SOPhiA 2017

Salzburgiense Concilium Omnibus Philosophis Analyticis

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Programme - Talk

Quine on Shared Language and Linguistic Communities
(Philosophy of Language, English)

The idea that language is primarily social is at the heart of Quine's views. As he famously states: ''Language is a social art'' and he continues to talk about language as ''ours'' and ''social'' at many places of his writings. Numerous references may create the impression that he believes in some kind of naive conventionalism, that he believes that linguistic communities are basically stable and uniform and so members of those communities share a language. This way of interpreting Quine is sometimes explicitly and often implicitly suggested by commentators. I must admit that it is a tempting interpretation, especially if we look at the role which Quine ascribes to the corrective behaviour and if we take into consideration the way that Quine talks about natural languages.

However, I do not believe that naive conventionalism can be legitimately ascribed to Quine. If we look at his views on language learning in detail, we can conclude that his way of talking about natural languages as shared is no more than a provisional simplification. On the contrary, I believe that Quine is much closer to linguistic individualism, the view according to which an explanation of natural languages builds on the notion of idiolects and according to which there is no guarantee that speakers share a language.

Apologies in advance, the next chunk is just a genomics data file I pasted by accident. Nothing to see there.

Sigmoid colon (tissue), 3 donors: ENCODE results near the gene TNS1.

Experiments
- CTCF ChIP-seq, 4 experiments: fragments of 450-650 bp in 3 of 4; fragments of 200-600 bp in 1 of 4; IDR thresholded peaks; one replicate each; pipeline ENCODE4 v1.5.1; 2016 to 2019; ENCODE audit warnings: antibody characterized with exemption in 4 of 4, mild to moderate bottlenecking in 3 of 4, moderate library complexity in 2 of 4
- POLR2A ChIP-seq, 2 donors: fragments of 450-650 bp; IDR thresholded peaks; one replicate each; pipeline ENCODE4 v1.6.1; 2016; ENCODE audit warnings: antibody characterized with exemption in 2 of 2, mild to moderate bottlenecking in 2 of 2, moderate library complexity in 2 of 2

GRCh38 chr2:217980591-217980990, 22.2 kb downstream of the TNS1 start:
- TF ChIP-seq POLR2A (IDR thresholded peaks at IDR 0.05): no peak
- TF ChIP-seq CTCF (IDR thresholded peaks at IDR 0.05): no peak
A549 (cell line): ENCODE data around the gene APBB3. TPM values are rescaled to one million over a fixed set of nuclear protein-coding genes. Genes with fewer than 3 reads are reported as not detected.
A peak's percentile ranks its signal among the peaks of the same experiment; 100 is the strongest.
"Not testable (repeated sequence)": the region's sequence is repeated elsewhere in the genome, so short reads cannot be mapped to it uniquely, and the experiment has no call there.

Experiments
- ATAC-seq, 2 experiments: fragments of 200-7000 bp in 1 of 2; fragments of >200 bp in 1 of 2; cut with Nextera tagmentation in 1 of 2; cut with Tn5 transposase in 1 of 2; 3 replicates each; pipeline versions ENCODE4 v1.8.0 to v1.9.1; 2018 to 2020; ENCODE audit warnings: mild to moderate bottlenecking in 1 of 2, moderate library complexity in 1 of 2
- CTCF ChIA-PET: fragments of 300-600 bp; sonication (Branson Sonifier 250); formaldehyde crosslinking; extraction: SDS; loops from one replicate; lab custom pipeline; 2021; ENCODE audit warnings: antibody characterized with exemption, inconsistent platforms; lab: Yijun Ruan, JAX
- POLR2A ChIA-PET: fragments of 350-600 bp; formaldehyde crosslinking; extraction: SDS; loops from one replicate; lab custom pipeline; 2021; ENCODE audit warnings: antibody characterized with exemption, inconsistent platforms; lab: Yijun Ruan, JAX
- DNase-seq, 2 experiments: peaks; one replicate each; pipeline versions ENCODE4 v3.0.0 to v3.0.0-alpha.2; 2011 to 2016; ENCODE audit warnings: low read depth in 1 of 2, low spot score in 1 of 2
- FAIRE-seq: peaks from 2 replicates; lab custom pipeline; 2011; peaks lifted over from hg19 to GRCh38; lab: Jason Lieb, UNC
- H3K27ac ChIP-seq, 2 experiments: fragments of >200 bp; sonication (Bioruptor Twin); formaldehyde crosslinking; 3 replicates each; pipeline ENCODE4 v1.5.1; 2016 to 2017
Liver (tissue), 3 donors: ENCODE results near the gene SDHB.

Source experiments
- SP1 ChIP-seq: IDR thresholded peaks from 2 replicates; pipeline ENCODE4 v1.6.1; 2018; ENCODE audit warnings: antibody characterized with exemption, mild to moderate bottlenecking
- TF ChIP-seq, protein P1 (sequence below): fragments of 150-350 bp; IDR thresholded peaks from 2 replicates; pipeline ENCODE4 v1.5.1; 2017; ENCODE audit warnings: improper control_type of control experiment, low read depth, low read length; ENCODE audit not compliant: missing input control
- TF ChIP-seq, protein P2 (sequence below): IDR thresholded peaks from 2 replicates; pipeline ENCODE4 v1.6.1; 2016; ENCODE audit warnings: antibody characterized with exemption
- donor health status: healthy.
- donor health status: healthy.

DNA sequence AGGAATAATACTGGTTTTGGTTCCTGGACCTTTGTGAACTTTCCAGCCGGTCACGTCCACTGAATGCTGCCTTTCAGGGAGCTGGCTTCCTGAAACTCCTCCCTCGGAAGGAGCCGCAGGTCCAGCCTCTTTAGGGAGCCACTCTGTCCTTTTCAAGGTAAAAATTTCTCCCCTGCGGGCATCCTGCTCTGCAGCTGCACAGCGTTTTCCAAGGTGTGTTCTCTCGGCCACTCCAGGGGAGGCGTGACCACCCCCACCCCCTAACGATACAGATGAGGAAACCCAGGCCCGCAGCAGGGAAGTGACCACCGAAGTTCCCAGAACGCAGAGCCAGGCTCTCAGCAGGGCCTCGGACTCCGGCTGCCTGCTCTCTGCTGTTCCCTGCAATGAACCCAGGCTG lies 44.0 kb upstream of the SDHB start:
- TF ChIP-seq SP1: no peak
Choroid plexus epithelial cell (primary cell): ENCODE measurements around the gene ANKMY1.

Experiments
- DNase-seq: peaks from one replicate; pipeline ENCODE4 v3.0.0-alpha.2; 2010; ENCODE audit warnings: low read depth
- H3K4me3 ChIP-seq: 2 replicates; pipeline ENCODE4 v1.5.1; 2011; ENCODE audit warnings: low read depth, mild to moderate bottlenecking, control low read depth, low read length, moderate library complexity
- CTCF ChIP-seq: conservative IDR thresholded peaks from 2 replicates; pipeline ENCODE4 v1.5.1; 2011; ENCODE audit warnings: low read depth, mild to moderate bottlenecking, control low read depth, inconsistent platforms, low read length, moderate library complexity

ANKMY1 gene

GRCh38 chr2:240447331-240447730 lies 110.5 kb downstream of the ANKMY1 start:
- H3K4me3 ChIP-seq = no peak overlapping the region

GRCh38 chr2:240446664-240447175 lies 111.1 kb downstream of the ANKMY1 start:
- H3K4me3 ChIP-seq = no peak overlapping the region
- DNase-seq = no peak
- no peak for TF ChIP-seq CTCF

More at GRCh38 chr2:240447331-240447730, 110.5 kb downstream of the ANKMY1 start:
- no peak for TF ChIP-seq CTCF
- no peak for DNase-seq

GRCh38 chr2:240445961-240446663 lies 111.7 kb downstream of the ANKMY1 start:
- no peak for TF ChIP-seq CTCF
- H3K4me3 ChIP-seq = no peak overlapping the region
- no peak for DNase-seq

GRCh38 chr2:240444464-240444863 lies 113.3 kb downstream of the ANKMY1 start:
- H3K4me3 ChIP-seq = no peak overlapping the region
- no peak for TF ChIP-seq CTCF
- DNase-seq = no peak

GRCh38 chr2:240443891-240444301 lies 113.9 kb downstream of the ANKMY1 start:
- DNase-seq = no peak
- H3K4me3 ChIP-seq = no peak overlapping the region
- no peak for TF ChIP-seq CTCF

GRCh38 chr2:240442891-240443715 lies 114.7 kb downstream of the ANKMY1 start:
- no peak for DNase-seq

As I will try to show, Quine's views do not depend on the notion of shared language at all. When Quine talks about natural languages he talks about scientific idealizations which are necessary for the scientific practice. Moreover, the criterion for deciding if a speaker belongs to a community does not depend on the notion of shared language and communities do not need to be uniform. Boundaries of communities depend on successfulness of communication and ''successful communication'' is a parameter which can be adjusted in accordance with our practical purposes.

Chair: Till Gallasch
Time: 15:10-15:40, 15 September 2017 (Friday)
Location: SR 1.005

Matej Drobňák 
(University of Hradec Králové, Czech Republic)

Matej Drobňák graduated Mgr. studies in philosophy at Catholic University in Ružomberok. Since 2014 he is doing his PhD. at the University of Hradec Králové under supervision of Prof. Jaroslav Peregrin. His main research areas are philosophy of language and metasemantics, specifically the topic of conventions in language and communication.

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